Reaching into the core of process rationalisation

‘Facilities management is the integration of processes within an organisation to maintain and develop the agreed services that support and improve the effectiveness of its primary activities.’ According to the European DIN-Norm (DIN EN 15221), this defines facility management (FM). As a control tool, FM encompasses all supportive processes within a company, in this case referring to a hospital and its core business – caring for patients.

Report: Anja Behringer

FM expert Kunibert Lennerts is aprofessor at Karlsruhe Technology and...
FM expert Kunibert Lennerts is aprofessor at Karlsruhe Technology and Management in Construction Institute.

As in a commercial company, it also includes service and maintenance of premises and all administrative tasks and services. All services generated by the hospital alongside the key healthcare business are reflected in data, which are administered with transparency in a FM-system for all cost centres. From catering staff wages to cleaning products used by cleaners, from the occupancy to the IT infrastructure, all departments are covered by the system – provided that it has been professionally developed and is continuously updated (see graphics). This results in clear findings as to opportunities for rationalisation and thus, in turn, in clear cost benefits.

In theory, anyway; in practice, many problems can arise because FM is not usually implemented right from the point of building design and construction. Introducing FM to existing premises is unlikely to be successful all across the board, and hospitals are so complex that even ‘old hands’ at FM only attempt partial introductions. One of these experts is Professor Kunibert Lennerts of the Institute for Technology and Management in Construction in Karlsruhe. For a long time this facility management specialist was responsible for one of the most heterogeneous and comprehensive property portfolio in Germany – assets owned by Deutsche Bahn.

European Hospital sought answers to three questions from the professor, first asking how FM could save running costs in the hospitals.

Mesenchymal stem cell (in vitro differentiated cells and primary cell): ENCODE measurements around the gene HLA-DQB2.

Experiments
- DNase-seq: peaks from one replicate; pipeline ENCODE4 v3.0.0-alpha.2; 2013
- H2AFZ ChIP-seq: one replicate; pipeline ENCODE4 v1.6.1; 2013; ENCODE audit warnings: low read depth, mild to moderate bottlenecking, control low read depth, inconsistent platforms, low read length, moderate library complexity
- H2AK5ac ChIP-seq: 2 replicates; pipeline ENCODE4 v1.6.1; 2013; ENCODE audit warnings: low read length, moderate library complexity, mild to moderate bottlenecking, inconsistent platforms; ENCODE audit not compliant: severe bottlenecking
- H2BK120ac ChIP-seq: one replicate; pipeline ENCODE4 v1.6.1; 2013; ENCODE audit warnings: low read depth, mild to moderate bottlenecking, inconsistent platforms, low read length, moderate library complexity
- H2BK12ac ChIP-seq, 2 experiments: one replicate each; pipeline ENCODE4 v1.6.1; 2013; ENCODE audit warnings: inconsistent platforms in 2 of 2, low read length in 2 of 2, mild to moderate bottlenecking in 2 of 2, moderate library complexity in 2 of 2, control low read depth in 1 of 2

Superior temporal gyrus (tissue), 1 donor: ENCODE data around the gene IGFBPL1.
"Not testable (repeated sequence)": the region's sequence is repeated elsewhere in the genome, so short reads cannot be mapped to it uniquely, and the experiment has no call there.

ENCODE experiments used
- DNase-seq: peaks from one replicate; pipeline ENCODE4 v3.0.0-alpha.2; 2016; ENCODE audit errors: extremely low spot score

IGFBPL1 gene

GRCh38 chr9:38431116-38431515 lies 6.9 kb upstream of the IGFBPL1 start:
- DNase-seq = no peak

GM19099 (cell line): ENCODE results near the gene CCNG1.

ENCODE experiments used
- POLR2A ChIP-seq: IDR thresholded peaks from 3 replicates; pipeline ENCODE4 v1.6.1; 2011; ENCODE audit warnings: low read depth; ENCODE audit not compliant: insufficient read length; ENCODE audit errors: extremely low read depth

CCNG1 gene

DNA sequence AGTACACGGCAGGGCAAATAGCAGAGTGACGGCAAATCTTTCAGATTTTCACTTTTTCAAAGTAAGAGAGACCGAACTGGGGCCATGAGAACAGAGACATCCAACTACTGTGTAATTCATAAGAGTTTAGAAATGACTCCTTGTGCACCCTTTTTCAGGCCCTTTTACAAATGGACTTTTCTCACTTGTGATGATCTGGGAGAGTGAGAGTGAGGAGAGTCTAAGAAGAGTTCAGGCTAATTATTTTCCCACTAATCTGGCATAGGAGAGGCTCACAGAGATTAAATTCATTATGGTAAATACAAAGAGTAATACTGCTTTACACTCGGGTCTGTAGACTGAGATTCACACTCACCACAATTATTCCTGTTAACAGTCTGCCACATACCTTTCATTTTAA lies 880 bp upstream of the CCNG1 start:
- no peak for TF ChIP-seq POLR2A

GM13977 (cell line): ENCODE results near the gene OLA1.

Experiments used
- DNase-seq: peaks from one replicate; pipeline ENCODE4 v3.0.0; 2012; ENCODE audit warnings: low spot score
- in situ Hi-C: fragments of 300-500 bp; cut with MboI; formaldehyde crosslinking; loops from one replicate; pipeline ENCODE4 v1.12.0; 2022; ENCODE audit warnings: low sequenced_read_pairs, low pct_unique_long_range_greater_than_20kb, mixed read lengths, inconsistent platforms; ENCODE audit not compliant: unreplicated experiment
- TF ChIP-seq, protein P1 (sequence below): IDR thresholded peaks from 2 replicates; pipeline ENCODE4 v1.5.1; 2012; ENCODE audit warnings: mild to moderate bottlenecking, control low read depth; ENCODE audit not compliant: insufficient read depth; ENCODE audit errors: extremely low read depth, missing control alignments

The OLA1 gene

‘The ideal scenario is for FM to be incorporated during design and construction,’ Lennerts advised. ‘This facilitates primary as well as secondary process-oriented planning. However, this is extremely difficult because architects tend to lack the knowledge and the individual processes are extremely varied, and hospital operators who are striving to build exemplary hospitals and provide the opportunity for the integration of FM into the design and construction of a new building, right from the beginning, are very limited in numbers.

‘Therefore, the strategy revolves mostly around upgrading individual, particularly cost-intensive areas of the process with modern IT tools (see graphics). The so-called ‘Building Information Modelling (BIM) is a new tool that can also help with the design of virtual building models.’

Which hospital cost driver particularly suits FM introduction?

‘Space Management is very effective – as documented by some compelling figures from the Charité Hospital in Berlin. No other buildings are utilised so continuously, intensively and differently as hospitals are, making under-occupancy or inappropriate occupation particularly costly. Some of the services that are closely linked with one another do have inherent savings potentials of around 10 to 30 percent – without causing any negative impact on the primary processes of healing and caring. ‘Energy consumption is obviously a good starting point, with BIM also helping to achieve cost optimisation.’

‘The IFHE Europe, i.e. the European branch of the International Federation of Hospital Engineering (IFHE) and its member organisations from twelve countries is currently financing an energy research project.’

‘Up to 30% of hospital costs arise from secondary services, i.e. facility management services. By comparing FM processes in different hospitals it is possible to identify factors affecting cost, to uncover weaknesses and define optimisation measures. The OPIK research project (Analysis and Optimisation of Facility Management Processes in Hospitals) has been investigating comprehensive benchmarking and optimisation potential since 2001, together with partners in industry, science and specialist associations, but particularly with a growing group of hospitals partners. The overriding objective is the best possible, efficient support of the key processes, i.e. Healing and Care in the Hospital. The group also includes hospitals from Switzerland, Luxembourg and Austria.’

‘With research partners, the Institute has developed a comprehensive database of costs and services for all hospital facility management processes. The operating expenses and personnel expenditure are documented on an annual basis from an FM perspective. The database is continuously updated. ‘New hospital partners can join at any time. The hospital partners receive an evaluation of their data compared to the average benchmark. Two workshops are held every year.’


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